When farmers in this part of Northern France plow their fields, they unearth relics of the war that ended here just over a century ago: shell casings, gas masks, skulls. The tranquil landscape, as flat as the plains of Kansas, belies the memory of the first day of the Battle of the Somme on July 1, 1916, when 21,000 British soldiers died charging across a few hundred yards of shell craters, weeds and barbed wire into German machine guns. That futile offensive raged until the following November, when death had claimed 1.5 million lives on both sides of the trenches. The war’s architects had not envisioned such slaughter when they mobilized young recruits in August 1914 on promises of an easy victory.
The historian Christopher Clark depicted the statesmen who led Europe into the Great War as men walking blind in their sleep through an open window. In his magnificent book, The Sleepwalkers: How Europe Went to War in 1914, Clark wrote, “The conflict that began that summer mobilized 65 million troops, claimed three empires, 20 million military and civilian deaths, and 21 million wounded.” That had not been the intention, any more than the treaty ending the war was supposed to produce another cataclysm 20 years later that would claim a further 60 million lives.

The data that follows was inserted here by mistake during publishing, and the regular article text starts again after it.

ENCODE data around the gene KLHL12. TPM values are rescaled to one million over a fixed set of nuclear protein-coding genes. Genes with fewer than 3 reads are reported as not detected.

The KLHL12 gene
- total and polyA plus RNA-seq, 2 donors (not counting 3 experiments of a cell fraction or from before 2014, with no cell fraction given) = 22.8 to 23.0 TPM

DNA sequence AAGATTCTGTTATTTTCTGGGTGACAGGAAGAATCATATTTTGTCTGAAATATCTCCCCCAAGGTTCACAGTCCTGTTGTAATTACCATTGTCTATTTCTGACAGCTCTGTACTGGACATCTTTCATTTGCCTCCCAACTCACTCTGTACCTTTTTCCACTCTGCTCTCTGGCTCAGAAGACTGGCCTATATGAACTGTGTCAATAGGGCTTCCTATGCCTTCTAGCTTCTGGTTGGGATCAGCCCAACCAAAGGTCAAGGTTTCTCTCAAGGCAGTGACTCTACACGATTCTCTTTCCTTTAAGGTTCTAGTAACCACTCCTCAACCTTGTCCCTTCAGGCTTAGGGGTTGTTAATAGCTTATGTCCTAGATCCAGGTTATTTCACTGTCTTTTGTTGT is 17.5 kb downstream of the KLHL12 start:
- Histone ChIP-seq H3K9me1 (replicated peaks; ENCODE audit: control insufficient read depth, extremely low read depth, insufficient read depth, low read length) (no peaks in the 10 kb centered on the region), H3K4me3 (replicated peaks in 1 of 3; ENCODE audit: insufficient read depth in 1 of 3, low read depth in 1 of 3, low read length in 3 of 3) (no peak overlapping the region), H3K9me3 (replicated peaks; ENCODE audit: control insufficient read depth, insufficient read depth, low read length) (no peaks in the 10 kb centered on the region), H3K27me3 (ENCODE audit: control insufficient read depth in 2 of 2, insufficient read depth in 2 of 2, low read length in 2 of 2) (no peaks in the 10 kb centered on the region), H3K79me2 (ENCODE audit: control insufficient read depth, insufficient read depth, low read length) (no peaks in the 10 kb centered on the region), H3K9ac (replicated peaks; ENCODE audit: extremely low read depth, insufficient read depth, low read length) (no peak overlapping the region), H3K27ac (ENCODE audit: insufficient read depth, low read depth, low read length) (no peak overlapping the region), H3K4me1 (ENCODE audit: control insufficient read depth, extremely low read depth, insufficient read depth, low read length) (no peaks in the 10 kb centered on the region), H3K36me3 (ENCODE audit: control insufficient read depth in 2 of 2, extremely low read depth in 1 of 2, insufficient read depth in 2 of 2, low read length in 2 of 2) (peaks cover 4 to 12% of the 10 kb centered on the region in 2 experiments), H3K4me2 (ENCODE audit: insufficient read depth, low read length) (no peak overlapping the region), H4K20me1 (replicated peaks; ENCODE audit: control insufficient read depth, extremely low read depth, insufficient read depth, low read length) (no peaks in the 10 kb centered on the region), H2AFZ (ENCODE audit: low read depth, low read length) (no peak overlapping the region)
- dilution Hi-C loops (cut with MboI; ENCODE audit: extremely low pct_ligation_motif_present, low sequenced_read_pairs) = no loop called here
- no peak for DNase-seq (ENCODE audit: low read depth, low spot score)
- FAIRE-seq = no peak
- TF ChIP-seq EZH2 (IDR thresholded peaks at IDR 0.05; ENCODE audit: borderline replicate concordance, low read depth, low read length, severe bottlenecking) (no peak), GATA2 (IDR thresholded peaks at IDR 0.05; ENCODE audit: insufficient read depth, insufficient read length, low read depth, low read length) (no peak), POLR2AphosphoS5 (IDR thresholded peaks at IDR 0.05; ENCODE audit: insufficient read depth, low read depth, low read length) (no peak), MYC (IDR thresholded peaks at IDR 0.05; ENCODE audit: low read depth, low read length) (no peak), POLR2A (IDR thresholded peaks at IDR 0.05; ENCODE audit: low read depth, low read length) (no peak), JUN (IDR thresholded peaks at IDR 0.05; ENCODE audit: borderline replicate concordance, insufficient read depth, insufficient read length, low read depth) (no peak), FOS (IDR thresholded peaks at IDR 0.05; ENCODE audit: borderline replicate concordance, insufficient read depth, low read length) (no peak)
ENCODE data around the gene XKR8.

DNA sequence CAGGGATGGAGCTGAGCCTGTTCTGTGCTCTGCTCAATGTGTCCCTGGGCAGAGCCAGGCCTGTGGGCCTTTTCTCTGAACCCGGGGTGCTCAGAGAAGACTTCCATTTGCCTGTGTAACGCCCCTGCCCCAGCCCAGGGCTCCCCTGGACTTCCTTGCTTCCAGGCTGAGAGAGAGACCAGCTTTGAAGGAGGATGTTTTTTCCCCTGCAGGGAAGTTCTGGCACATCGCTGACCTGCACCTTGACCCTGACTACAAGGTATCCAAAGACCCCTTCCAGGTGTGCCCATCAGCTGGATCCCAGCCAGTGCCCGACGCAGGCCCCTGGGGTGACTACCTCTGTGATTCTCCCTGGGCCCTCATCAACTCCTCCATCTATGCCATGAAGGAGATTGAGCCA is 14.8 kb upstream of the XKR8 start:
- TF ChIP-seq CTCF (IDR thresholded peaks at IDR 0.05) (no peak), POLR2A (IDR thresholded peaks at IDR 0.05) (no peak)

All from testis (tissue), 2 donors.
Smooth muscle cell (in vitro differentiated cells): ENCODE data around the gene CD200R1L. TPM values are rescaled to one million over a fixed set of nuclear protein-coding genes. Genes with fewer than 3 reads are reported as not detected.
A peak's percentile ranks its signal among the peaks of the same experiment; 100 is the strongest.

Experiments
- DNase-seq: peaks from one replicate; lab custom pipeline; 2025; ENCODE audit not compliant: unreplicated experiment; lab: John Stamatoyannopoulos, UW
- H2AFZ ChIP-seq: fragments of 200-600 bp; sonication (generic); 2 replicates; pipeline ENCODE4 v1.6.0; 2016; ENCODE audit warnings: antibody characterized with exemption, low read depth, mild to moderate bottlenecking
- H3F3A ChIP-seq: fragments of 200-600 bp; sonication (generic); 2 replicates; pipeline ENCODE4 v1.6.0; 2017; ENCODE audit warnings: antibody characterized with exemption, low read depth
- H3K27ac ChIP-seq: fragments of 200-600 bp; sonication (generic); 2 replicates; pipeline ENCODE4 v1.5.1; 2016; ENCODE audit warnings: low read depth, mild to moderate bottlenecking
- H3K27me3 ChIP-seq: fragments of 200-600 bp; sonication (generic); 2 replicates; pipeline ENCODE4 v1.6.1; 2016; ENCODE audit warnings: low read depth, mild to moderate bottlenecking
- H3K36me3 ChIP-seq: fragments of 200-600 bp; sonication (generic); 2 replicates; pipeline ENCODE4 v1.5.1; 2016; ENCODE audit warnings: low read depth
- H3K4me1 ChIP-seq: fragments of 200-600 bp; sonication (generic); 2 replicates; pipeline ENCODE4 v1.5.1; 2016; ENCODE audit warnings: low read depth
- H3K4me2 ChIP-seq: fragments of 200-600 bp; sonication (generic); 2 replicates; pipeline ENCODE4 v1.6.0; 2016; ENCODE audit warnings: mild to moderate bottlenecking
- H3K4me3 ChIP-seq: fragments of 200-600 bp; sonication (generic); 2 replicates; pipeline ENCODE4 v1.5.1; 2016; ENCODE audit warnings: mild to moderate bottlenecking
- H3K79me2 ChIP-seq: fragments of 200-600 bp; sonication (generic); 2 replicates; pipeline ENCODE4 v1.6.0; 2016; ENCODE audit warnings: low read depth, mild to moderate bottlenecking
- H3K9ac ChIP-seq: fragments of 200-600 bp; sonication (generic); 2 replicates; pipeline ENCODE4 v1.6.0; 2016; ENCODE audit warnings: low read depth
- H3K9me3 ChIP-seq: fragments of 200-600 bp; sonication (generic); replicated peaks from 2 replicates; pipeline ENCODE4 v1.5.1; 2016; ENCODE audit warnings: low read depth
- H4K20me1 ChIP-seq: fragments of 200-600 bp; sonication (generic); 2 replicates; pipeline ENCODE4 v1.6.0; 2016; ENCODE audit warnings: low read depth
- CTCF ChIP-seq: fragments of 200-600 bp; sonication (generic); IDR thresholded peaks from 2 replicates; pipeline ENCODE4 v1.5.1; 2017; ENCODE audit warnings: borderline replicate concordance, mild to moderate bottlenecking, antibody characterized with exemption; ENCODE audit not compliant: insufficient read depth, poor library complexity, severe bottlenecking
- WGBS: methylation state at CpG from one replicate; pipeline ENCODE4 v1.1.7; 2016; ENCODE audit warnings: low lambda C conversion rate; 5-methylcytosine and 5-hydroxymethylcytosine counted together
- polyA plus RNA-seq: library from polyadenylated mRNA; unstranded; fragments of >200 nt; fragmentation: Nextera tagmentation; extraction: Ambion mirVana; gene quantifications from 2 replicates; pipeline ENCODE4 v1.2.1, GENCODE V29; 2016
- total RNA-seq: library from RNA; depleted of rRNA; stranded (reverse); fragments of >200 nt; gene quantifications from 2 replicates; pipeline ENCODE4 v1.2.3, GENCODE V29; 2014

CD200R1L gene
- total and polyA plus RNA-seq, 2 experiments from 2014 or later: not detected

Trudging along mud pathways near the River Somme recently, I passed remnants of shell holes and trenches barely camouflaged by fresh spring grass. Thousands of youngsters lie buried where they fell in a landscape resplendent in monuments and cemeteries. A plaque in one graveyard reminds visitors, “The Devonshires held this trench, the Devonshires hold it still.” The lads of the Devonshire Regiment, like their comrades from Ireland, Scotland, Wales, Australia, Canada and the rest of England, left behind young widows, children and inconsolable parents. Was it worth it?…
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